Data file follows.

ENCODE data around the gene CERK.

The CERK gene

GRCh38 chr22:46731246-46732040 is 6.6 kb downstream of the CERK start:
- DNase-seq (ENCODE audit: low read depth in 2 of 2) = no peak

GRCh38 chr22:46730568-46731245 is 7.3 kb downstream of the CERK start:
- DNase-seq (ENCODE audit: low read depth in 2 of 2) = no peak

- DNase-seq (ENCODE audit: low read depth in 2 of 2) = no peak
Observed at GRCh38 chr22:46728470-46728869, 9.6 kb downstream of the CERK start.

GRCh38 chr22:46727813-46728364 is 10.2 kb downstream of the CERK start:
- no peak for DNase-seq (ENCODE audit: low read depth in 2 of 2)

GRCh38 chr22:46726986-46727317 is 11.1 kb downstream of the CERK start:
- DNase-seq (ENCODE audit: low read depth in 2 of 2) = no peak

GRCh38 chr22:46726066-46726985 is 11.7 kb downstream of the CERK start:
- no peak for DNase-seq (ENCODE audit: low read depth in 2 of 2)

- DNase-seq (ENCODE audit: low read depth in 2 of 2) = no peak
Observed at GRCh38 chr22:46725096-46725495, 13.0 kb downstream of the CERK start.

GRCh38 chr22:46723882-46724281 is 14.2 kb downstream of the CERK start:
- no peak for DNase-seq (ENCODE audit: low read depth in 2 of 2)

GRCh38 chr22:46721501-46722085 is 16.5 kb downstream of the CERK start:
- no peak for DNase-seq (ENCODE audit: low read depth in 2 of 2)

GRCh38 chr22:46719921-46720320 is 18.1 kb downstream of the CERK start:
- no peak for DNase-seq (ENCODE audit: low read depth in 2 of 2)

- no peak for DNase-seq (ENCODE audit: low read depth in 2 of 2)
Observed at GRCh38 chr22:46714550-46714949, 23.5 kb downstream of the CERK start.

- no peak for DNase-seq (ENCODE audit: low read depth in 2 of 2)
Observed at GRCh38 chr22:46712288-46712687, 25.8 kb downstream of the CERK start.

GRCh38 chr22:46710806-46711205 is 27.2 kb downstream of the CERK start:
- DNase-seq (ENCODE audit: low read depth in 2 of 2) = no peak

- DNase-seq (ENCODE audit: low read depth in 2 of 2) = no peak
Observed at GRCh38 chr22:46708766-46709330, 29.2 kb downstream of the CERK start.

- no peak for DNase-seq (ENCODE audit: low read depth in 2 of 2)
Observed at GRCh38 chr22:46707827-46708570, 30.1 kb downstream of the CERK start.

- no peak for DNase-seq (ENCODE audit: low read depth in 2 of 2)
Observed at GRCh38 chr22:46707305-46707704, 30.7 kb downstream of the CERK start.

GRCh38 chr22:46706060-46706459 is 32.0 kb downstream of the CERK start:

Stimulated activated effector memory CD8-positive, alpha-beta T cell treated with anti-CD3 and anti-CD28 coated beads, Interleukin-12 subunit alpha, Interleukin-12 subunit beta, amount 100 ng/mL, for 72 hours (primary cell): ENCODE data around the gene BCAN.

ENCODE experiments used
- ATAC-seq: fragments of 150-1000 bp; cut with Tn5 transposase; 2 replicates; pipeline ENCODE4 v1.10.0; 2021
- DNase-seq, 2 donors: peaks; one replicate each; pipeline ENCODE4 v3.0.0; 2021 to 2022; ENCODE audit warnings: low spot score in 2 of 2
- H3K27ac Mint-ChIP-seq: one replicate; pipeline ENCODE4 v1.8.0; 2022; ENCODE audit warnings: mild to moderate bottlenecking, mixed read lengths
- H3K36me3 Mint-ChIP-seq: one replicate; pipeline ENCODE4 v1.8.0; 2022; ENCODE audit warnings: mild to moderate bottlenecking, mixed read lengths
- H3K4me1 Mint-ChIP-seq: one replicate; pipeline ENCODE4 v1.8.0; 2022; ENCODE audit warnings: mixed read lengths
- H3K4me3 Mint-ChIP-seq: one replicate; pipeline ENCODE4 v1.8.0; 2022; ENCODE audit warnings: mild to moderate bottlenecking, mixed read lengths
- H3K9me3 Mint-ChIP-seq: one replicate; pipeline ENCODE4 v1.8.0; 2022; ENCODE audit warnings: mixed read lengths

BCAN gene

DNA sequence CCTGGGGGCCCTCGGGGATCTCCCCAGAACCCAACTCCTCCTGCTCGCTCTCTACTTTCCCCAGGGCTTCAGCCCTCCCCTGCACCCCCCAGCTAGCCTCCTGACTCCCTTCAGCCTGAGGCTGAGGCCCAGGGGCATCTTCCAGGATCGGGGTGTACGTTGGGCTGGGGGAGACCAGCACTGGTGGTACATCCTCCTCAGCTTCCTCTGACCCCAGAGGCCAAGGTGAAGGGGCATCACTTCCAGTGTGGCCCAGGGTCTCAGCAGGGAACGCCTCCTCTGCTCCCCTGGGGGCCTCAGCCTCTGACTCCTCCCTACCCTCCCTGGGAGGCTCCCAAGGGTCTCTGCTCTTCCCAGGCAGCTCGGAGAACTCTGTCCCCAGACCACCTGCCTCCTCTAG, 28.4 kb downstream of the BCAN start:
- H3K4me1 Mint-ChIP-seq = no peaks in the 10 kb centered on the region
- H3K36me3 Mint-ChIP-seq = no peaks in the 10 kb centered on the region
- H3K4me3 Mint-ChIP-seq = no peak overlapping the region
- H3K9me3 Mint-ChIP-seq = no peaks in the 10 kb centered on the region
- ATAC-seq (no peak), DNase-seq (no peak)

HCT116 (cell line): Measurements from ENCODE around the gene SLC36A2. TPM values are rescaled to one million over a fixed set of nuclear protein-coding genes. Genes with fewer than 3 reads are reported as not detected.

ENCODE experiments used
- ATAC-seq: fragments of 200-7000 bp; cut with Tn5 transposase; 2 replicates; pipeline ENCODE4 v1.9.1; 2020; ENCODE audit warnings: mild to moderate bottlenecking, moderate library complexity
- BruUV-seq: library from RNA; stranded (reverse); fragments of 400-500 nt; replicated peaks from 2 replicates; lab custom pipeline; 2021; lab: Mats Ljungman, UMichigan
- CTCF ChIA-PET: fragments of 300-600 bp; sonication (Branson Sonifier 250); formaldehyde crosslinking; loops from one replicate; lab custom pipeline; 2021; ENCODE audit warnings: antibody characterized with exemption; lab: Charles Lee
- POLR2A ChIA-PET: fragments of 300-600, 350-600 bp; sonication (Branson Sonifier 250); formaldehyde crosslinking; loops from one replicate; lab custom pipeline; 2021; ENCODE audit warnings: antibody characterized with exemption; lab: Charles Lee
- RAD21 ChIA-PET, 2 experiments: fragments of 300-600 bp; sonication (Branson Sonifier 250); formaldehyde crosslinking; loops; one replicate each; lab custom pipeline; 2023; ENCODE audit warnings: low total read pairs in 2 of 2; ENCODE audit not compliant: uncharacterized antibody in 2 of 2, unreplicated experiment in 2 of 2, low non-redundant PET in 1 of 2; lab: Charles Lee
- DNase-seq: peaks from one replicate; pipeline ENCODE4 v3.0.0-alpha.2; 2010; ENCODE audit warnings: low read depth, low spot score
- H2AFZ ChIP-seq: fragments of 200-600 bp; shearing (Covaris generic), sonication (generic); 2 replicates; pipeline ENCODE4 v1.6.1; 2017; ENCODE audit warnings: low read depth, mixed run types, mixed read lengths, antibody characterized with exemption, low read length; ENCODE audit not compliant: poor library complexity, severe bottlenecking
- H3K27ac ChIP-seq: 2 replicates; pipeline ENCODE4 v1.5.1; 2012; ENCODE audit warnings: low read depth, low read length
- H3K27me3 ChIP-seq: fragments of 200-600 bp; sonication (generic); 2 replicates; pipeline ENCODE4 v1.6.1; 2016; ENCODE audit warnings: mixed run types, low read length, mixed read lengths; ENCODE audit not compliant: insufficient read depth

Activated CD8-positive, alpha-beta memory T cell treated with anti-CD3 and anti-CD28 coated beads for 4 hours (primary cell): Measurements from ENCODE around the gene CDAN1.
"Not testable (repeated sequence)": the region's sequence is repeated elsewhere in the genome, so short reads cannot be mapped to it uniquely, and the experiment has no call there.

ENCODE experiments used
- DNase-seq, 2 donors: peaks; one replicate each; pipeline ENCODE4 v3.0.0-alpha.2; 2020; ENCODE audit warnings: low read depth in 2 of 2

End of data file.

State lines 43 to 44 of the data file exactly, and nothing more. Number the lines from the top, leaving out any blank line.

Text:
- H3K4me3 Mint-ChIP-seq: one replicate; pipeline ENCODE4 v1.8.0; 2022; ENCODE audit warnings: mild to moderate bottlenecking, mixed read lengths
- H3K9me3 Mint-ChIP-seq: one replicate; pipeline ENCODE4 v1.8.0; 2022; ENCODE audit warnings: mixed read lengths